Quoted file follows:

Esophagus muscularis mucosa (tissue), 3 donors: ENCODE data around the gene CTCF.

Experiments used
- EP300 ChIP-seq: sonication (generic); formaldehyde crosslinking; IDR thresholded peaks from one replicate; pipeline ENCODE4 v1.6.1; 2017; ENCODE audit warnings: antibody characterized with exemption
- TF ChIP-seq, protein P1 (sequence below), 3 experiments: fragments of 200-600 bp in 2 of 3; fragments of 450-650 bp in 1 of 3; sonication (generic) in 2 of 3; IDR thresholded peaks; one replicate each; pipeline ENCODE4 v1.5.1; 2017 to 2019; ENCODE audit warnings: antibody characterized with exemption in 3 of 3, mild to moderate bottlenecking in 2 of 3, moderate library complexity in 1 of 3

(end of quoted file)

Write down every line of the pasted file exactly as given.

Esophagus muscularis mucosa (tissue), 3 donors: ENCODE data around the gene CTCF.

Experiments used
- EP300 ChIP-seq: sonication (generic); formaldehyde crosslinking; IDR thresholded peaks from one replicate; pipeline ENCODE4 v1.6.1; 2017; ENCODE audit warnings: antibody characterized with exemption
- TF ChIP-seq, protein P1 (sequence below), 3 experiments: fragments of 200-600 bp in 2 of 3; fragments of 450-650 bp in 1 of 3; sonication (generic) in 2 of 3; IDR thresholded peaks; one replicate each; pipeline ENCODE4 v1.5.1; 2017 to 2019; ENCODE audit warnings: antibody characterized with exemption in 3 of 3, mild to moderate bottlenecking in 2 of 3, moderate library complexity in 1 of 3